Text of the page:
The discussion everywhere these days is about Iran’s strength. Mitt Romney, the Republican front-runner, describes Iran as “the greatest threat that the world faces over the next decade.” He and others are impressed by Iran’s recent declarations about its nuclear capacities and its missile tests. Newt Gingrich has compared the Iranian challenge to the rise of Hitler’s Germany. More measured commentators also see Iran’s rising influence and power across the Middle East.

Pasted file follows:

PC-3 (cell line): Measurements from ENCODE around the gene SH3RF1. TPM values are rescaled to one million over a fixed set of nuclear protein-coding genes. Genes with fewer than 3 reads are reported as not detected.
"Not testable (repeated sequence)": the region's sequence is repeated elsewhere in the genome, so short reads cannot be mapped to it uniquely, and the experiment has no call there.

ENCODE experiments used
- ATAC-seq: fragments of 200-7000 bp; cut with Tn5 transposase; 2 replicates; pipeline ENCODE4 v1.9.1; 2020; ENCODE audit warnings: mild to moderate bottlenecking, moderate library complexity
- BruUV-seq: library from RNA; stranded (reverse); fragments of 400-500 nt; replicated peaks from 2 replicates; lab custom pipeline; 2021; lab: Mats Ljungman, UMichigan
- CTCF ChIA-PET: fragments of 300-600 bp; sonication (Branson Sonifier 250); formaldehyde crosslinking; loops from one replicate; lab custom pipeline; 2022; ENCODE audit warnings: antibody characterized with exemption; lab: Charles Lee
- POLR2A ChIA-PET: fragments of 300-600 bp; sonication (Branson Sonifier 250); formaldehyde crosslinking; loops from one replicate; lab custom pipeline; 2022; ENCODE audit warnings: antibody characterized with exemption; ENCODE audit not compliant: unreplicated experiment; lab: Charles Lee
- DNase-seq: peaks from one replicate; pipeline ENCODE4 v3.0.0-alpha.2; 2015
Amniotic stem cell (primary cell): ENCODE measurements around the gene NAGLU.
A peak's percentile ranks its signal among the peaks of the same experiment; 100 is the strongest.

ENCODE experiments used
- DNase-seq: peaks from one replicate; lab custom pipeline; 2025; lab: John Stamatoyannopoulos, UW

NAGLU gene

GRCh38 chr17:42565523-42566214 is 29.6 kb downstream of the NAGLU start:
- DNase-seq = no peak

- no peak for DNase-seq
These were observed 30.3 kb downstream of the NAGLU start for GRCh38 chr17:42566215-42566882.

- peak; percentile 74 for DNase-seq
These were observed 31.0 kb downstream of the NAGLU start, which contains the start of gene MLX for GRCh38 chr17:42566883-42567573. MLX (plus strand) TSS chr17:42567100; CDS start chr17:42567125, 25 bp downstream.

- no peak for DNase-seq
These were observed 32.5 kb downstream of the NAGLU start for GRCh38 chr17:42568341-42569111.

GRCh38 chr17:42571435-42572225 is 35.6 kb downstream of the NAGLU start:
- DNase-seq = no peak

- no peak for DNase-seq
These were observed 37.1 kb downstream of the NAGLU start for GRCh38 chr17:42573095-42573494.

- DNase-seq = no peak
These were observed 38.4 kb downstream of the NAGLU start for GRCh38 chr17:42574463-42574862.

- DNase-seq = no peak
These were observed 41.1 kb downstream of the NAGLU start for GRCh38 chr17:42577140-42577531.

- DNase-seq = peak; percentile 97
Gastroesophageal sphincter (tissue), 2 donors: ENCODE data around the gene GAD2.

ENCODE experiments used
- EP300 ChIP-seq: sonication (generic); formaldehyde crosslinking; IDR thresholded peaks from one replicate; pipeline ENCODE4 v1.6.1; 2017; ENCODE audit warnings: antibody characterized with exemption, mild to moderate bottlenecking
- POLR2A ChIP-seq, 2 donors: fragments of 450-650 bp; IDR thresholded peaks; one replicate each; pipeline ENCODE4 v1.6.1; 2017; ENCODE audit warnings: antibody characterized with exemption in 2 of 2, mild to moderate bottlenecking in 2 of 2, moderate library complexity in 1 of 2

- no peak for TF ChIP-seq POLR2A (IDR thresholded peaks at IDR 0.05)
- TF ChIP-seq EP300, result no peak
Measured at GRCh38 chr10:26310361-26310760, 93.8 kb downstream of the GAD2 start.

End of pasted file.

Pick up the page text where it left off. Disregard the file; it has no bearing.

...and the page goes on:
In fact, the real story is that Iran is weak and getting weaker. Sanctions have pushed its economy into a nose-dive. The political system is fractured and fragmenting. Abroad, its closest ally and the regime of which it is almost the sole supporter — Syria — is itself crumbling. The Persian Gulf monarchies have banded together against Iran and shored up their relations with Washington. Last week, Saudi Arabia closed its largest-ever purchase of U.S. weaponry. Meanwhile, Europe is close to approving even more intense sanctions against Tehran.